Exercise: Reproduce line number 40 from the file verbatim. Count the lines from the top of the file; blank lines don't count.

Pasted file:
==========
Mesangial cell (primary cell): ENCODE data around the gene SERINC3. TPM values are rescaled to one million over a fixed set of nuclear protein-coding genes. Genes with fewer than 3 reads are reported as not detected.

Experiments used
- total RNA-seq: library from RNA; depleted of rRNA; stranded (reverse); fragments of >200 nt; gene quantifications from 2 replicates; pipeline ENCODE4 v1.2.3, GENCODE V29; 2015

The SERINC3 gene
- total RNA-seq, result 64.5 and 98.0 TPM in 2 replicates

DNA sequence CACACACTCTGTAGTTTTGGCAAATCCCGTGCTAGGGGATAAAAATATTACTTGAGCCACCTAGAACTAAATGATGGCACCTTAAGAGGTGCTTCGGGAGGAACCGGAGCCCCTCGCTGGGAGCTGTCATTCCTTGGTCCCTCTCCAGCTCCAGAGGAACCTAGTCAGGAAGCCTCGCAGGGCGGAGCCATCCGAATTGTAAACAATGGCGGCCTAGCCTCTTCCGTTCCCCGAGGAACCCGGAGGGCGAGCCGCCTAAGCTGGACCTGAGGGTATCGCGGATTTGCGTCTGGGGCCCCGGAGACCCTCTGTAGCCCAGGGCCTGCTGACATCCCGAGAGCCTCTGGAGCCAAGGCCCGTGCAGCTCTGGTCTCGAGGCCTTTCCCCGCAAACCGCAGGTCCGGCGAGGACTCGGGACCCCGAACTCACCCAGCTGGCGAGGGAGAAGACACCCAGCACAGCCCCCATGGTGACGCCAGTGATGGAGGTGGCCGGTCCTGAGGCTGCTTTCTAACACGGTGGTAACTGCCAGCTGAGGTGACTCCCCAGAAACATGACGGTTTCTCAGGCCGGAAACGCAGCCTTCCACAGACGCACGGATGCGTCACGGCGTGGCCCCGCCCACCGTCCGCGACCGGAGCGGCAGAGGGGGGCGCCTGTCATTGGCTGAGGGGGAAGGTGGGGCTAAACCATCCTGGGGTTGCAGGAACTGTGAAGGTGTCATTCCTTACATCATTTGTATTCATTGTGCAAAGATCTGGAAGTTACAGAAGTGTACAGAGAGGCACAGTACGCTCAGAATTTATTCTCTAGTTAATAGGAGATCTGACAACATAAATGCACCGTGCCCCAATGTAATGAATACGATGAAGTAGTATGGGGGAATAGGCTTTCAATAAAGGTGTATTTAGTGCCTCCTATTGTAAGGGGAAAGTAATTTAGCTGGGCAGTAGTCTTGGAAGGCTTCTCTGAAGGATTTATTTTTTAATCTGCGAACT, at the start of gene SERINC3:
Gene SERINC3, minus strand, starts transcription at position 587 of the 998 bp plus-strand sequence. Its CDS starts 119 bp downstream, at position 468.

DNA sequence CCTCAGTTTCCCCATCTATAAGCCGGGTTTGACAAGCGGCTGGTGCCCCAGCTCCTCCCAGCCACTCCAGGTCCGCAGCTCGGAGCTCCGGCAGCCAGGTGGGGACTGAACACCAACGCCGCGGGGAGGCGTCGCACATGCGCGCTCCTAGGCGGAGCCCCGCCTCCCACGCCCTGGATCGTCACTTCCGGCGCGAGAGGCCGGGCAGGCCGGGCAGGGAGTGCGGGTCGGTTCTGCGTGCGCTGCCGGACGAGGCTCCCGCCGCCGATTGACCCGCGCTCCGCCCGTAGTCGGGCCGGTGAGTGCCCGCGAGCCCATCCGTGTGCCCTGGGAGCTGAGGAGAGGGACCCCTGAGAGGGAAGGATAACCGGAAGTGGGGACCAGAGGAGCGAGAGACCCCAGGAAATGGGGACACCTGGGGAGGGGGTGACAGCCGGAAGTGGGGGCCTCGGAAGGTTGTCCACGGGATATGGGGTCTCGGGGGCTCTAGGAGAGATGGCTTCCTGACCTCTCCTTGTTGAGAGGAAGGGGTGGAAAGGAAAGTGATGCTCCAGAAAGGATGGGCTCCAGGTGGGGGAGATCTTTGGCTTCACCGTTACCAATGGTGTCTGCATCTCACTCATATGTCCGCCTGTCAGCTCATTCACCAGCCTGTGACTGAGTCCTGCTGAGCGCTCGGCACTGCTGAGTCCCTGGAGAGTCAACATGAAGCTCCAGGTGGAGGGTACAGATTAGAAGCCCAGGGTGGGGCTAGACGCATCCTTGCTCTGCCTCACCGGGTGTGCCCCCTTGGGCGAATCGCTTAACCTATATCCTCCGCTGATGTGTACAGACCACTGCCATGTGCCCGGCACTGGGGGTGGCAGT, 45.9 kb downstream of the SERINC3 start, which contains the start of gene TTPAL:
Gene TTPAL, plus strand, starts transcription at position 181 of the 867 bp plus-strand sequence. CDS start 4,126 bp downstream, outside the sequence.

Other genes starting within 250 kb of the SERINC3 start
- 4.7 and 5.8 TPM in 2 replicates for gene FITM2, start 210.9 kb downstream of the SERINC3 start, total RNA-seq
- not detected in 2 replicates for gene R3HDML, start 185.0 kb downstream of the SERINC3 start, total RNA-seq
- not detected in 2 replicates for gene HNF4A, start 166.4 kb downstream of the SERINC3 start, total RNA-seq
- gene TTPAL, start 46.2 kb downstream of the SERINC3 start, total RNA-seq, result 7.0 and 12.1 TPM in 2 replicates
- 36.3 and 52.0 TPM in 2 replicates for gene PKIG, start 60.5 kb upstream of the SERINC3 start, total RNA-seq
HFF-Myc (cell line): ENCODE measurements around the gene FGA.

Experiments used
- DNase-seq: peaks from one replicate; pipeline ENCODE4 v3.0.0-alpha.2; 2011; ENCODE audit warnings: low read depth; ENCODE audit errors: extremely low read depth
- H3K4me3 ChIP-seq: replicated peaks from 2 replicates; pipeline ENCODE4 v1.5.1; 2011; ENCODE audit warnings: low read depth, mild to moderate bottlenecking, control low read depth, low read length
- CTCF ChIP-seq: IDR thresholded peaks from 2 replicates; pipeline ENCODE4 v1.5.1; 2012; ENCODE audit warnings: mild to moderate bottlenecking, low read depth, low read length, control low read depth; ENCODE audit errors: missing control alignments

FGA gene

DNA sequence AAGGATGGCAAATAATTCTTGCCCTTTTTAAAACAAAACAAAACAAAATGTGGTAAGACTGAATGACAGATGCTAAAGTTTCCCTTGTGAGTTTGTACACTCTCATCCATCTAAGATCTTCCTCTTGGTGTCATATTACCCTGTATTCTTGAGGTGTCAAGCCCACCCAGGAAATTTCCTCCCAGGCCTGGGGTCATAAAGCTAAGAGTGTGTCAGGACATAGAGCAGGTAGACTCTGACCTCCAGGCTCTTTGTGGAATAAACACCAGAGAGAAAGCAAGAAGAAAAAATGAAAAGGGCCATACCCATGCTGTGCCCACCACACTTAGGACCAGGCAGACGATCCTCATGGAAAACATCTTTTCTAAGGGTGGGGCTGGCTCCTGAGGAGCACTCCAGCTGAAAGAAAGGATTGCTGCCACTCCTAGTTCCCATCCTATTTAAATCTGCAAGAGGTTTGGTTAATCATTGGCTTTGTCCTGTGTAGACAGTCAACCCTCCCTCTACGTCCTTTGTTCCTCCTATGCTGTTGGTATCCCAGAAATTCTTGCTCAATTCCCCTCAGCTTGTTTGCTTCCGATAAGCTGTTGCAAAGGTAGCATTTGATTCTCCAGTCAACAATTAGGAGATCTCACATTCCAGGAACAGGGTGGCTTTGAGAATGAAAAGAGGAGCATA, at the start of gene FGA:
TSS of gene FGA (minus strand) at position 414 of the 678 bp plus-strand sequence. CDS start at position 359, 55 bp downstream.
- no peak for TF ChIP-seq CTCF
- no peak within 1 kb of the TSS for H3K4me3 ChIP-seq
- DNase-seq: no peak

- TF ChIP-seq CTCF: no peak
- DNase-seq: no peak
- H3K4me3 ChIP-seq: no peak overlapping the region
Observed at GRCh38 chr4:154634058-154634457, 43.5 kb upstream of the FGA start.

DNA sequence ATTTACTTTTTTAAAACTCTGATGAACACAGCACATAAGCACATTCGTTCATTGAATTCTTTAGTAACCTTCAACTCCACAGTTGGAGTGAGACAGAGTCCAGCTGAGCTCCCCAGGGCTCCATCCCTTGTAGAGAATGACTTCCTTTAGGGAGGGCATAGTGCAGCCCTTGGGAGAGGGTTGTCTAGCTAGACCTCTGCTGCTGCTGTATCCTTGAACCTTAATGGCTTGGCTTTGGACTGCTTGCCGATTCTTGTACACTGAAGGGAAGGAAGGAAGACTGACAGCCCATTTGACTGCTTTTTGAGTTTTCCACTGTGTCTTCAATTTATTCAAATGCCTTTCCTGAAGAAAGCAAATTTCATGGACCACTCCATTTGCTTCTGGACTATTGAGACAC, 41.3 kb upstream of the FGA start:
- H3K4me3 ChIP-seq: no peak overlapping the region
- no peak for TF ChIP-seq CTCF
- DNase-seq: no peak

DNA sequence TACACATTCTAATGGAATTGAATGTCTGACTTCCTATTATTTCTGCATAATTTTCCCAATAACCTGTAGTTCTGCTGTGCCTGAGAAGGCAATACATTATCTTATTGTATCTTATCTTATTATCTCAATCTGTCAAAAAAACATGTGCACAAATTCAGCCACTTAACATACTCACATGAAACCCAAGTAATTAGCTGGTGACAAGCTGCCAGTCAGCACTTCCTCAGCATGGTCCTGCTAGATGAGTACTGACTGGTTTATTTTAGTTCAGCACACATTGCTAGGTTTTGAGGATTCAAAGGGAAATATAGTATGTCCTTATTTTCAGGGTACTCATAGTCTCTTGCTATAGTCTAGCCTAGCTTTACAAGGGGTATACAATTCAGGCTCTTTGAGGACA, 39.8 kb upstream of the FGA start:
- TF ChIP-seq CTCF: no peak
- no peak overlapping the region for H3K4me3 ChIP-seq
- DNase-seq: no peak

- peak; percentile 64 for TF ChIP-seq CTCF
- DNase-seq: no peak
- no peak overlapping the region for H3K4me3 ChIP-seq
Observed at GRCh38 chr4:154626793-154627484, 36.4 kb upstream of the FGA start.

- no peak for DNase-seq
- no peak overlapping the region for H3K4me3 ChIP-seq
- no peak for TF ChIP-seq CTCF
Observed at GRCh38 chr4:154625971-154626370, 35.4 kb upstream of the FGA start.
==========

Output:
- DNase-seq: no peak